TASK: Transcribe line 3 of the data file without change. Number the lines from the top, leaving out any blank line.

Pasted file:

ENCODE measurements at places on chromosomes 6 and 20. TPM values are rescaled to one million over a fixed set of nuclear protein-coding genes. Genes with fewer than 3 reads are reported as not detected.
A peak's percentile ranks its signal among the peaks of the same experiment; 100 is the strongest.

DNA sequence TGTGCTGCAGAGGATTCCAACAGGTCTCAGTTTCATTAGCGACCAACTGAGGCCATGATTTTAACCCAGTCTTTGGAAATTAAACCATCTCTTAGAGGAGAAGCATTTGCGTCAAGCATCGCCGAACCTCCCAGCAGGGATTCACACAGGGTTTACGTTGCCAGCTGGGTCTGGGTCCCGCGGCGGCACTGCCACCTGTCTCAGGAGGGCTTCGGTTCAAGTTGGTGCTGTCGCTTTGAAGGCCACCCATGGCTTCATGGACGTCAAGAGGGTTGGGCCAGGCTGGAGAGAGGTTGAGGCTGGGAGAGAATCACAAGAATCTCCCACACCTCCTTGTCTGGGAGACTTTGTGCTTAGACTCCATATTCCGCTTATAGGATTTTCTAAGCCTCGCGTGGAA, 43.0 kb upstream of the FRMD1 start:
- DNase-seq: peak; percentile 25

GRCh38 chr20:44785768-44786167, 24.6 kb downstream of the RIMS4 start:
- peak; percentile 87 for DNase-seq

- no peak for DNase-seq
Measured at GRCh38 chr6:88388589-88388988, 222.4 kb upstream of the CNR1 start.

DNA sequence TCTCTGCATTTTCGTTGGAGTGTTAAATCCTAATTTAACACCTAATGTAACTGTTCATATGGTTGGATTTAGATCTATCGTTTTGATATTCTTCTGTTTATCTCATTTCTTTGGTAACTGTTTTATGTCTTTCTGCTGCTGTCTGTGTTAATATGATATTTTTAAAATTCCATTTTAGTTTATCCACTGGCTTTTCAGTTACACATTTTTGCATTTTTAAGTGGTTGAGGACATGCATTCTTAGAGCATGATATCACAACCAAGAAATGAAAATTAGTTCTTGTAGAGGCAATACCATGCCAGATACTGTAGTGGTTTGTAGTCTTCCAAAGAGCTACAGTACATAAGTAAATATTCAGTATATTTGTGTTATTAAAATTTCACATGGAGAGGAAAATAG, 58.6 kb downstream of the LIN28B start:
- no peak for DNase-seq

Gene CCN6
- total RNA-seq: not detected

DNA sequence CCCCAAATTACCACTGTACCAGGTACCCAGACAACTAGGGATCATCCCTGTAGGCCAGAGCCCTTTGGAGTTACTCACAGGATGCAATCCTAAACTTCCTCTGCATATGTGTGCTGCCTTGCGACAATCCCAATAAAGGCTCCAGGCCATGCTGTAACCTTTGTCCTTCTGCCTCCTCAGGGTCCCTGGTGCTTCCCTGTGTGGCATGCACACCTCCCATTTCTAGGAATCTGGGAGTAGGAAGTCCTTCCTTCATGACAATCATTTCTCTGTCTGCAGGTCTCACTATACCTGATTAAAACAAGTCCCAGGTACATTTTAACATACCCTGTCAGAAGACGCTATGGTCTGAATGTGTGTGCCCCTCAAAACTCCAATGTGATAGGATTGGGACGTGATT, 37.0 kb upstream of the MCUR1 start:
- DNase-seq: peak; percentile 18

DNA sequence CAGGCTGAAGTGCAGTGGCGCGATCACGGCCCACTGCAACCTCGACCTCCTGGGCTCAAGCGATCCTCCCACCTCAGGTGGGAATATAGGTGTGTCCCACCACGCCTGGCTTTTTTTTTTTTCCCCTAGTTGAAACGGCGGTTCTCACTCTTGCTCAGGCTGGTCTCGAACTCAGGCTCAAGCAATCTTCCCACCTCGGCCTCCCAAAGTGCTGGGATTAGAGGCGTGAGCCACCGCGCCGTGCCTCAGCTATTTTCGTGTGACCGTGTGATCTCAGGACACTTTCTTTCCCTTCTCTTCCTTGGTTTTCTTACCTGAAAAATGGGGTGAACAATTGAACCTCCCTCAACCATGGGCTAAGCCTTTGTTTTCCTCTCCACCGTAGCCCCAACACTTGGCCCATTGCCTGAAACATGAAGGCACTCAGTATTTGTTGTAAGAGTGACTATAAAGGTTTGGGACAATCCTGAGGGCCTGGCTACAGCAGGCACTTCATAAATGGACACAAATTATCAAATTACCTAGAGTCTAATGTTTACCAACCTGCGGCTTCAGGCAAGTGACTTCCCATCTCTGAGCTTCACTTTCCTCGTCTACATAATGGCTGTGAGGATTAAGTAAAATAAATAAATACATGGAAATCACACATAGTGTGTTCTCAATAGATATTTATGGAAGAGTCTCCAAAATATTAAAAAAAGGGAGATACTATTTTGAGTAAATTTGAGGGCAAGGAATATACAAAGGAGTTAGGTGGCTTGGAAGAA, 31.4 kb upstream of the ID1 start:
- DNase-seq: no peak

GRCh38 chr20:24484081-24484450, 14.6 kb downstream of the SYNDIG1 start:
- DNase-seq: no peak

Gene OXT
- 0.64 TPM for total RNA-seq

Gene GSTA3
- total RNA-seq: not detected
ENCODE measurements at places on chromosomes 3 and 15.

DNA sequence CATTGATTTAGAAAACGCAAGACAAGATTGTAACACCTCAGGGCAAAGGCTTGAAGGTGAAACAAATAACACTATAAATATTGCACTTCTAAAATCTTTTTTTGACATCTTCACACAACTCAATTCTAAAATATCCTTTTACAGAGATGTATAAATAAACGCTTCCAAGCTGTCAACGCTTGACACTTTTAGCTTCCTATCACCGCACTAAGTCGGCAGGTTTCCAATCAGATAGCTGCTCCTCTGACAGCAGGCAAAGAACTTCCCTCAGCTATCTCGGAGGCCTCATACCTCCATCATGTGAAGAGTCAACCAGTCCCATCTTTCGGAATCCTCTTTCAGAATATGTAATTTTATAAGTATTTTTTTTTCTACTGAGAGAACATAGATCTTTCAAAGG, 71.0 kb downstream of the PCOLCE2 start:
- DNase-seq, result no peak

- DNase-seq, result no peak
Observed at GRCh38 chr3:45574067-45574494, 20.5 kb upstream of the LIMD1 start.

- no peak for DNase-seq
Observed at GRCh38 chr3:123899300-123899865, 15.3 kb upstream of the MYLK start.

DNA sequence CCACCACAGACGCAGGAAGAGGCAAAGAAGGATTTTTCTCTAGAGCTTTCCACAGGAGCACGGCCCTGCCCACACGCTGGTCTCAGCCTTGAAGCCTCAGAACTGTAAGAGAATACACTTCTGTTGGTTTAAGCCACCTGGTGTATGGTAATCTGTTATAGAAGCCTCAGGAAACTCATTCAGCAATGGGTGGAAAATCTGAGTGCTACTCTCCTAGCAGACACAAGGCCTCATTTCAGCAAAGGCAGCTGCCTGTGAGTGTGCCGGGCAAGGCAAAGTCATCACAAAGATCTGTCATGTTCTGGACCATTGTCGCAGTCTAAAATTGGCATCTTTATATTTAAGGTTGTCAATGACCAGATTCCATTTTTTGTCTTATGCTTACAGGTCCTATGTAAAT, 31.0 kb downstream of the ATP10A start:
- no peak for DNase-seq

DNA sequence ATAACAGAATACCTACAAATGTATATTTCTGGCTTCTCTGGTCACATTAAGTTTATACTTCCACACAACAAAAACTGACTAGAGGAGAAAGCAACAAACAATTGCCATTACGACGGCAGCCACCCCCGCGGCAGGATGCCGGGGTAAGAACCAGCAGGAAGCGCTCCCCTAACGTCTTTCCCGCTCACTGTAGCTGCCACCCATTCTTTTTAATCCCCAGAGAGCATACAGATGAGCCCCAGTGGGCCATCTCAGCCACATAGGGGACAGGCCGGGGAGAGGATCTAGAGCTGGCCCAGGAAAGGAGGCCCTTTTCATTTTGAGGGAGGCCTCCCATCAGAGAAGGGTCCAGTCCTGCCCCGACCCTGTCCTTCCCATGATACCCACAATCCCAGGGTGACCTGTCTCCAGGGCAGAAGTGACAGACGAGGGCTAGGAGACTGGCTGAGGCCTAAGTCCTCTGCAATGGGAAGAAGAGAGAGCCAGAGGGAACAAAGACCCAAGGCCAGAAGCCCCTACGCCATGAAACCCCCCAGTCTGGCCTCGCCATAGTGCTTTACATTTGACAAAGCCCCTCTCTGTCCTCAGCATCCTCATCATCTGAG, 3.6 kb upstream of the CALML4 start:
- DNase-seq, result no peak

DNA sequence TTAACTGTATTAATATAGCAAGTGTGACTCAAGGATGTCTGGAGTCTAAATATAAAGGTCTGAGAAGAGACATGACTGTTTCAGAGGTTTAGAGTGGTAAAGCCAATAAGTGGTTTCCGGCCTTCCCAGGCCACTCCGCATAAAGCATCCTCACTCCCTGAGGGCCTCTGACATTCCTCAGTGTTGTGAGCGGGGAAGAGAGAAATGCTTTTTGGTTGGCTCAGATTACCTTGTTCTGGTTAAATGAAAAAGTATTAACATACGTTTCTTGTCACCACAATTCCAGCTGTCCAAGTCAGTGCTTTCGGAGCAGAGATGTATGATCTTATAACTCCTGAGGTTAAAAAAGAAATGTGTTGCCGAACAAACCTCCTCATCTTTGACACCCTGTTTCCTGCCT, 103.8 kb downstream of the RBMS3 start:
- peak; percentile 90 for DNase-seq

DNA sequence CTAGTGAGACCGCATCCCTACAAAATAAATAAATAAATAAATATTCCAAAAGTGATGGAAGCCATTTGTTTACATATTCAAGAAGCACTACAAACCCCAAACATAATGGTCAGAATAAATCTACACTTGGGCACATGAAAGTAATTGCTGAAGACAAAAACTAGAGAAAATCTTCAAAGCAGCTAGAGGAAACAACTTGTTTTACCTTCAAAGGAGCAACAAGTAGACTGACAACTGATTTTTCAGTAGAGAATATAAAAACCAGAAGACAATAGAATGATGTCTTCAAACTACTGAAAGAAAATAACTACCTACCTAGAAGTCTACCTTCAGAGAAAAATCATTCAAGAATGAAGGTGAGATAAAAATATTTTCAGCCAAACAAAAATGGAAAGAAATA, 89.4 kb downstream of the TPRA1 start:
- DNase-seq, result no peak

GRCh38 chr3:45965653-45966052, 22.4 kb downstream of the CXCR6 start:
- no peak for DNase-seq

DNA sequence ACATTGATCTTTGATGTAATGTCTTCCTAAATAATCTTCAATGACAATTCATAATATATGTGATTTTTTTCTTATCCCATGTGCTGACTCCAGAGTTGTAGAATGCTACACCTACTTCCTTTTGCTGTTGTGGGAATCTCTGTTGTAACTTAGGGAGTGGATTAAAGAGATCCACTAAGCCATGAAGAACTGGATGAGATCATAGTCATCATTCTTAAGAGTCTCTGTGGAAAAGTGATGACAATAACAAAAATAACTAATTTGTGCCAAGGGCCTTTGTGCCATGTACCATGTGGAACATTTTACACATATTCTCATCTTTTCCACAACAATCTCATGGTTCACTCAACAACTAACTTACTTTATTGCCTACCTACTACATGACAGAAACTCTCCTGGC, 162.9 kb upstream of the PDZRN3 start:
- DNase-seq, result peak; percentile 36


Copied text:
DNA sequence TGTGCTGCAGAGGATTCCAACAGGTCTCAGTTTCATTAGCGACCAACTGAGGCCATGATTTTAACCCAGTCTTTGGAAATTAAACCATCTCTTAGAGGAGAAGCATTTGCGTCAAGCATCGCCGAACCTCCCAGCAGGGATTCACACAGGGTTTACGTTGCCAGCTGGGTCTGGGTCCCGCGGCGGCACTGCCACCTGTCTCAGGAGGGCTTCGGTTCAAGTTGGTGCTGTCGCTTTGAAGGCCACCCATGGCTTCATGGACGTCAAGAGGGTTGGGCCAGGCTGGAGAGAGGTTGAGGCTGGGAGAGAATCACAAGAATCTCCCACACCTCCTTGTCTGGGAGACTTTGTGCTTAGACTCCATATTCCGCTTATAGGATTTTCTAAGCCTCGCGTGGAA, 43.0 kb upstream of the FRMD1 start: